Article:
According to the Office for National Statistics (ONS) figures, the population of the UK is getting both larger and older resulting in an ageing workforce
For this reason, Cheeky Munkey has carried out an anonymous survey of professionals from 122 workplaces aged 35-65, to better understand and compare the workplace experiences of this age bracket with younger generations.
Ageism still rife
The survey’s interactive graphs highlight the need for HR teams to make changes to avoid ageism or lose out to age-diverse competitors who are investing in their older employees and gaining from their valuable experience and knowledge.
The survey also exposed the need for HR teams to get the most out of a varied workforce:
- Perceptions of injustice in the workplace: Are workers over 35 being punished for their loyalty to their employer? 51% of those not trained in the last year said that it was due to them being less likely to move jobs. So they feel they are losing out, just by staying faithful. This unfairness in the workplace can severely damage motivation and performance.
- Dual discrimination: Women can face ‘dual discrimination’, with both age and gender working against them. 39% of women over 35 say their age has worked against them, compared with 32% of men.
- The benefit of experience: In terms of the benefits that workers over 35 bring to the workplace, most saw their key skills as leadership, management and mentoring. Again, there were some gender differences, with 64% of men answering ‘leadership and management’ compared to 52% of women. This may reflect the increased likelihood of male employees to be in high ranking positions within the workplace.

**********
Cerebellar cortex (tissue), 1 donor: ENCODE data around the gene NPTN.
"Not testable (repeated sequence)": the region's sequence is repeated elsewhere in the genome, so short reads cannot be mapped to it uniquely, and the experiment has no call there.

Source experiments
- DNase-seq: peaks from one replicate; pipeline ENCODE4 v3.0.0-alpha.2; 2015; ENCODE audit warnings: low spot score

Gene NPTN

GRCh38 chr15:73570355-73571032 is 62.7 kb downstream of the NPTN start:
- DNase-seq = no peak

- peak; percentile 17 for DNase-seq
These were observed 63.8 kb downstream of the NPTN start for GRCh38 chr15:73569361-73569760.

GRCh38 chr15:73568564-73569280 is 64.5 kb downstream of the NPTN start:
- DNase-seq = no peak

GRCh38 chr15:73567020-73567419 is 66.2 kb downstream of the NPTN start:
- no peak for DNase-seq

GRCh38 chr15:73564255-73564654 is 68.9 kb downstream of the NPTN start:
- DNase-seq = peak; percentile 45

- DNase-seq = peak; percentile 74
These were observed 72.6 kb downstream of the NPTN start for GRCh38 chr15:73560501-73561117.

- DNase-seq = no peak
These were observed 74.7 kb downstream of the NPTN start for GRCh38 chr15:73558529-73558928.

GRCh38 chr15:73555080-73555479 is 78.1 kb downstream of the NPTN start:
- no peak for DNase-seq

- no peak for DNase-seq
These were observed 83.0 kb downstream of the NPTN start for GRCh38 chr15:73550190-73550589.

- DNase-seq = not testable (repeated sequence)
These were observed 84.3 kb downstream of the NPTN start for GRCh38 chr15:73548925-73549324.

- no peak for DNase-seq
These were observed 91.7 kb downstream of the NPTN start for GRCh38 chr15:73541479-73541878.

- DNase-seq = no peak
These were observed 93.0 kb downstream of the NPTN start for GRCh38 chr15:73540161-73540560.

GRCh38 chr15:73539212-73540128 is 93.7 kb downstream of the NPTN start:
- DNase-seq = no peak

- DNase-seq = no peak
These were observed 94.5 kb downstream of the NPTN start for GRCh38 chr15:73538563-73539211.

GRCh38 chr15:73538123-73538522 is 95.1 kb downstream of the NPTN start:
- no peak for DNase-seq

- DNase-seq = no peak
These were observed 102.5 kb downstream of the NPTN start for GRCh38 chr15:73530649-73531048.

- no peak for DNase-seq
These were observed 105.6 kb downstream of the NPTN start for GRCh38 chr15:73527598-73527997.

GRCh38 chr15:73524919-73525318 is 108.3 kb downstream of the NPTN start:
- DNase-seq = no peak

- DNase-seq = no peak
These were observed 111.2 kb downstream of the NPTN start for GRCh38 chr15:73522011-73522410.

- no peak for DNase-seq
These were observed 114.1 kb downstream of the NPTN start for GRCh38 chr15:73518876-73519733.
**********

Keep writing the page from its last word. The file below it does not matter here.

- Underutilisation, inefficiency and mismanagement: The survey also reveals that many workers over 35 believe they have skills that are not being put to use, as a result of ageism. 52% said they have more to offer and this is particularly true for men – 64% of men reported feeling underutilised, compared with 42% of women.
Ageism – a performance blocker
The result of the unfair treatment that the workers over 35 feel is detrimental to engagement and motivation, potentially also having a negative impact on their confidence and mental health and increasing absenteeism.
The media focus on millennials is overshadowing the needs of other generations in the workplace, driving ageism, when millennials are actually a minority.
The age bracket being overlooked are those between the ages of 35-65 who make up a hugely significant percentage of the current workforce. As the UK labour market boom has recently been fuelled by the older generation. It is vital for HR teams to engage a more varied age group into equal consideration, especially since we are now living and working for longer.